Friday, 12 February 2010
Lobbyist and proud of it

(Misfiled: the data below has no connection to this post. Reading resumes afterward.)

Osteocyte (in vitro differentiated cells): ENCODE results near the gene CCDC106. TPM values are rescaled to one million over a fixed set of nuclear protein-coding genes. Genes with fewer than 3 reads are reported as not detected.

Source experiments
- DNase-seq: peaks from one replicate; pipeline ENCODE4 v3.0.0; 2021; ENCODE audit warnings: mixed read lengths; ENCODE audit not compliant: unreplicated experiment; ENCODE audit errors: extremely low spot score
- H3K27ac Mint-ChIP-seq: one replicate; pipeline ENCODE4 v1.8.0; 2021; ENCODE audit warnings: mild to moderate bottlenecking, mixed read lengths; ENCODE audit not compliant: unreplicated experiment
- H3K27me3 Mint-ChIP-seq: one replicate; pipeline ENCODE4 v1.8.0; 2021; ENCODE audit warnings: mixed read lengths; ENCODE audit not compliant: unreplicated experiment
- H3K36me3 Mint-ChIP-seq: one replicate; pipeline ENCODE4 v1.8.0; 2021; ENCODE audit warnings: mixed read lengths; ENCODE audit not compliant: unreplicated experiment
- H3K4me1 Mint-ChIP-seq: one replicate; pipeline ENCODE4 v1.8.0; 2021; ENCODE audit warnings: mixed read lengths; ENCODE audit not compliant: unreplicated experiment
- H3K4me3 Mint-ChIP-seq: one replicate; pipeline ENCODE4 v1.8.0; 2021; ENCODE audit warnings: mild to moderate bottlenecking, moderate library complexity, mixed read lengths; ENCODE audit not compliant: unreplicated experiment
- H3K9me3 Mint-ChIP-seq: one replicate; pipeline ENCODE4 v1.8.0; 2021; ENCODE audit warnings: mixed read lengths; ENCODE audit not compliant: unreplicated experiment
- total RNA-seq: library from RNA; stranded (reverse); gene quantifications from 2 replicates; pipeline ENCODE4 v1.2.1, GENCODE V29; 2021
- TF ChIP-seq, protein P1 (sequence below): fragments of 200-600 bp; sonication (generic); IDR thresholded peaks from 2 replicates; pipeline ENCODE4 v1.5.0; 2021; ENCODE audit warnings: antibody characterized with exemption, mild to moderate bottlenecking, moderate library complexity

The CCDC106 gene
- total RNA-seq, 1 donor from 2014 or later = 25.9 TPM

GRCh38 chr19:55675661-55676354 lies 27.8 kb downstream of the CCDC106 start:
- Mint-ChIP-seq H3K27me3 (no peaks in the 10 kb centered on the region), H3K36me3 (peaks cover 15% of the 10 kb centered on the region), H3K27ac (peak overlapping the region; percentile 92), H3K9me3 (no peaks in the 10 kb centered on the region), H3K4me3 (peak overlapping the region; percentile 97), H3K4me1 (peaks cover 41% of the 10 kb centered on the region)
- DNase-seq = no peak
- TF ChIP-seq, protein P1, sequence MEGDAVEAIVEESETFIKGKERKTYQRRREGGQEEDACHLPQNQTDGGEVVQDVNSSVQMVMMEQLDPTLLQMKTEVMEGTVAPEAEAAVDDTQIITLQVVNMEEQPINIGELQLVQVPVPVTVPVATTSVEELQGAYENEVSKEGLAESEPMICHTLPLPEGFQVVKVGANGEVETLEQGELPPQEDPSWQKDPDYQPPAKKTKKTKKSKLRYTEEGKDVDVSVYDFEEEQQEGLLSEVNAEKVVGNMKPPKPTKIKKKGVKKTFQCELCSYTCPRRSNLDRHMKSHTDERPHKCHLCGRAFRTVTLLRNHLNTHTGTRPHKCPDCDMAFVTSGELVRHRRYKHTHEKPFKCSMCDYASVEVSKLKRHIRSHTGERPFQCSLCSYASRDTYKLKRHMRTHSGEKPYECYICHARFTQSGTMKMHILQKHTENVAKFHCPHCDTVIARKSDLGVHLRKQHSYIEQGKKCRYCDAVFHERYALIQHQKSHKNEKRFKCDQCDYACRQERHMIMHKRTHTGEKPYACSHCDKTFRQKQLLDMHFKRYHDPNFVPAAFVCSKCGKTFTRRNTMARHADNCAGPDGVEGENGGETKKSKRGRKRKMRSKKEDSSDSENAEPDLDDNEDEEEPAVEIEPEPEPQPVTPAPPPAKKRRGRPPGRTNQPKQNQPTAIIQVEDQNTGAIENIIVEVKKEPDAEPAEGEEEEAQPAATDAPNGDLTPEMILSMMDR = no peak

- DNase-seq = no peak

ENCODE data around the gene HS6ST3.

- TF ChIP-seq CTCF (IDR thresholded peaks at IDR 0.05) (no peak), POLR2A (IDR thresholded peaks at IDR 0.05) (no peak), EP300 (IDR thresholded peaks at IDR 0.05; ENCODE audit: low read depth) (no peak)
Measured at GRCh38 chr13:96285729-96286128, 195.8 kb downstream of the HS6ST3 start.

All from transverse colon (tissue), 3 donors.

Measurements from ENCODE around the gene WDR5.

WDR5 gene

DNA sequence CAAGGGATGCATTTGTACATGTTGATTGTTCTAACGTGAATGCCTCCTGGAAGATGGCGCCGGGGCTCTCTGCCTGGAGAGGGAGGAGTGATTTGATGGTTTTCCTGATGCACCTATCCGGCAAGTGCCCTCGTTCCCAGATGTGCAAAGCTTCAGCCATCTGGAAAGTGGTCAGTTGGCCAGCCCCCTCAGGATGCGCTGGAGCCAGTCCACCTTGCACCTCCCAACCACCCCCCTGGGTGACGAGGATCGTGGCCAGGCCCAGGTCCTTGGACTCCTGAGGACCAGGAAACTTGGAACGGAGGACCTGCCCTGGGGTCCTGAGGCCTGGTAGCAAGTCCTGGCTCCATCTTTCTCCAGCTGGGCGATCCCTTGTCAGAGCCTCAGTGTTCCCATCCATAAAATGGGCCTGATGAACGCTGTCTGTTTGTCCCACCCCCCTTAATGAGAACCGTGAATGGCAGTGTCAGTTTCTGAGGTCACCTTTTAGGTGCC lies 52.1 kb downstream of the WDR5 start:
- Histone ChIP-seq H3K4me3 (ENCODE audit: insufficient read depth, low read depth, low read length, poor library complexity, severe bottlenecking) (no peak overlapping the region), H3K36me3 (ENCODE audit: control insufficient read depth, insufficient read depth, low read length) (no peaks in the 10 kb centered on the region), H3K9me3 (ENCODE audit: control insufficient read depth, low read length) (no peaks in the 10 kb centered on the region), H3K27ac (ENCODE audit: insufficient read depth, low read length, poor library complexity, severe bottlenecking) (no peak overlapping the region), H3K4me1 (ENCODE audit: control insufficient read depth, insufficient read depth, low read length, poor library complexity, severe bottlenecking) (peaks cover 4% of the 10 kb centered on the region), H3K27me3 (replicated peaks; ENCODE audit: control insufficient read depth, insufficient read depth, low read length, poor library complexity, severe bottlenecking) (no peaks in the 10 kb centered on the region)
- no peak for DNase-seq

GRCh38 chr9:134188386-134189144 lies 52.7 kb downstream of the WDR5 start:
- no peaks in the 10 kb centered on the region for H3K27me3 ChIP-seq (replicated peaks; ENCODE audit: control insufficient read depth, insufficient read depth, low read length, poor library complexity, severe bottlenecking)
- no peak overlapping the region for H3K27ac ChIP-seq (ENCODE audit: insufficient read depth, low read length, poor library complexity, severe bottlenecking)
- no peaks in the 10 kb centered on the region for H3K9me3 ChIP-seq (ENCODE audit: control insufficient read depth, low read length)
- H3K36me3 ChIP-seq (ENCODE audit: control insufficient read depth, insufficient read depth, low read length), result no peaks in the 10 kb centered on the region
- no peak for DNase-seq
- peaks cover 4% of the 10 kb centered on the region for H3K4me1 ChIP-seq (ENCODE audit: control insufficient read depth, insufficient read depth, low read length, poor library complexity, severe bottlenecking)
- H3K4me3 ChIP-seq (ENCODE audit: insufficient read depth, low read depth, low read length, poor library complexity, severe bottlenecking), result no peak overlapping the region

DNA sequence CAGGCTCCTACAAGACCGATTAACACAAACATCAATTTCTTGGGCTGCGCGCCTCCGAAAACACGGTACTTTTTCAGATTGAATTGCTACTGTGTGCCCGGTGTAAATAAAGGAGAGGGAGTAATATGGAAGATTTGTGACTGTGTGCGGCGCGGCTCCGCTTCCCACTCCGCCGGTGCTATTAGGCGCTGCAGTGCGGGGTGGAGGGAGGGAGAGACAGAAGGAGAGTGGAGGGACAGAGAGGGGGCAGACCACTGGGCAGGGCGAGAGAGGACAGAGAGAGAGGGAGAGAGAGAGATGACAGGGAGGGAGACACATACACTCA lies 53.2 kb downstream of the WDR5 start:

It has been an interest week, with David Cameron turning his attention to my industry, when he warned about the dangers of political lobbying and the "far-too-cosy relationship between politics, government, business and money". Interesting indeed. Now, I know what I am about to say will be tinged with a touch of "well, she would say that, wouldn't she?" but that doesn't make it less true. So here goes - there is nothing wrong with lobbying per se. Lobbying plays an important and fundamental part in the workings of our democracy. We lobby when we sign a petition, write a letter to our MP, go on a demonstration, or give a local councillor a hard time about rubbish collection times. In my experience the most effective lobbyists are in the voluntary sector. Macmillan Cancer Care, Royal British Legion and Oxfam - all brilliant at it, all know who to speak to and want to say to make their point, getting their funding, change the policy. And no-one objects to it - and nor should they. They are just doing their job. It is the work I do that some would have you believe is inherently wicked. Somehow, helping organisations understand how policy is made and how best to influence it, is being positioned as a bad thing. I don't agree. With so few politicians having experience of the world beyond politics, I see it as essential that organisations, be they PLCs or NGOs, help them understand the implications of their policy thinking. That is why disgraced MPs quitting the Commons following the expenses scandal like Andrew MacKay (a member of Cameron's inner circle) are being employed by political consultancies. Yes, I know there have been one or two cases of bad behaviour in the past - cash for questions being the obvious example - but in the vast majority of cases the work that lobbyists like me do is ethical, open and for the good.